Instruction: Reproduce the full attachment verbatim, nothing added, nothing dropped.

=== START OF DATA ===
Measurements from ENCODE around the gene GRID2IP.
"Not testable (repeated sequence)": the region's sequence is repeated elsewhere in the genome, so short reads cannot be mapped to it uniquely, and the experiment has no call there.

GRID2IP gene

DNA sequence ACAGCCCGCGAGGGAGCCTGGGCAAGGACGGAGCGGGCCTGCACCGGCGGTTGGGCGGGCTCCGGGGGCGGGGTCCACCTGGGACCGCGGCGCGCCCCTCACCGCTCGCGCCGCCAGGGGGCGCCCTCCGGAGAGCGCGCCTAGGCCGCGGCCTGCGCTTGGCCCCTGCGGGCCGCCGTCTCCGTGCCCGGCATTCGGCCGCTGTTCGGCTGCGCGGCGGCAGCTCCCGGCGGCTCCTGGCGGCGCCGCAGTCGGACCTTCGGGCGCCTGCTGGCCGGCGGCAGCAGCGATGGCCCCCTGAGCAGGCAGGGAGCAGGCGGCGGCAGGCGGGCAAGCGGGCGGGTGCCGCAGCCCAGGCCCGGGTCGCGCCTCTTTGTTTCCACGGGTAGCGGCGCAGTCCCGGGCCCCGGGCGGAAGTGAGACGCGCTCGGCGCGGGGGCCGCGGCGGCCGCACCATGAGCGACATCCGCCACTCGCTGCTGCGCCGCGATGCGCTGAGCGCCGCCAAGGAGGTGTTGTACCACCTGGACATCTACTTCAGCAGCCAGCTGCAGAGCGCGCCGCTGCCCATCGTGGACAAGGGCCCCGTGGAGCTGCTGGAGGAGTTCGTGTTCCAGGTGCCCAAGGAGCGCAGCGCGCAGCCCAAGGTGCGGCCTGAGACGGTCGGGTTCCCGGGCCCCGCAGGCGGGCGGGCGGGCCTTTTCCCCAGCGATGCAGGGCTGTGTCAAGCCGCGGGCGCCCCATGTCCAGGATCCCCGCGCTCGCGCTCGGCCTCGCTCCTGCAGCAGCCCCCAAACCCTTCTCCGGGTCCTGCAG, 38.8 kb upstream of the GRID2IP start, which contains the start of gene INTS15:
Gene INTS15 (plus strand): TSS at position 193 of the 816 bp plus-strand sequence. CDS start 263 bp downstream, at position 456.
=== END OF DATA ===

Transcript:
Measurements from ENCODE around the gene GRID2IP.
"Not testable (repeated sequence)": the region's sequence is repeated elsewhere in the genome, so short reads cannot be mapped to it uniquely, and the experiment has no call there.

GRID2IP gene

DNA sequence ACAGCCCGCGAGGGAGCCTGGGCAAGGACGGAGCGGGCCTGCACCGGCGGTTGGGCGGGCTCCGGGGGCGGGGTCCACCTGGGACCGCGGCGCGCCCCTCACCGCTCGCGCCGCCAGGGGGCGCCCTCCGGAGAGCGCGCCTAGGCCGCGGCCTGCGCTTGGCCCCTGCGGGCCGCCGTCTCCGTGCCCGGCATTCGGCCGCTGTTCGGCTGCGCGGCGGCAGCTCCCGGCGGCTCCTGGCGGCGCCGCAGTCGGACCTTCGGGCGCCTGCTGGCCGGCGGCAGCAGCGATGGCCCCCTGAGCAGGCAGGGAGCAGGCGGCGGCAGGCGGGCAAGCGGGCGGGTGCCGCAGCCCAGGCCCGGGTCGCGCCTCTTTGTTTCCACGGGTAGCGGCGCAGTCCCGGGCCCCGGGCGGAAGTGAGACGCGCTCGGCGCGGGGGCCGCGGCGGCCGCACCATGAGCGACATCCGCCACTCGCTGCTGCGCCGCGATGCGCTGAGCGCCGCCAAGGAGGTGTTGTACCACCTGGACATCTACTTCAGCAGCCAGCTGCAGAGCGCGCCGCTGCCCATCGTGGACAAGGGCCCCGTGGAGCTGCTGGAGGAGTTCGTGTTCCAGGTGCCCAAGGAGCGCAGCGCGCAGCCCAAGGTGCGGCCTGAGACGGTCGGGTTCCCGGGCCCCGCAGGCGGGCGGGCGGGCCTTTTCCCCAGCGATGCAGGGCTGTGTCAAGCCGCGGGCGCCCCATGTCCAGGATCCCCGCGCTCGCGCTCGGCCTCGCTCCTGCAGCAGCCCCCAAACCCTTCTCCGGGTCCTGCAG, 38.8 kb upstream of the GRID2IP start, which contains the start of gene INTS15:
Gene INTS15 (plus strand): TSS at position 193 of the 816 bp plus-strand sequence. CDS start 263 bp downstream, at position 456.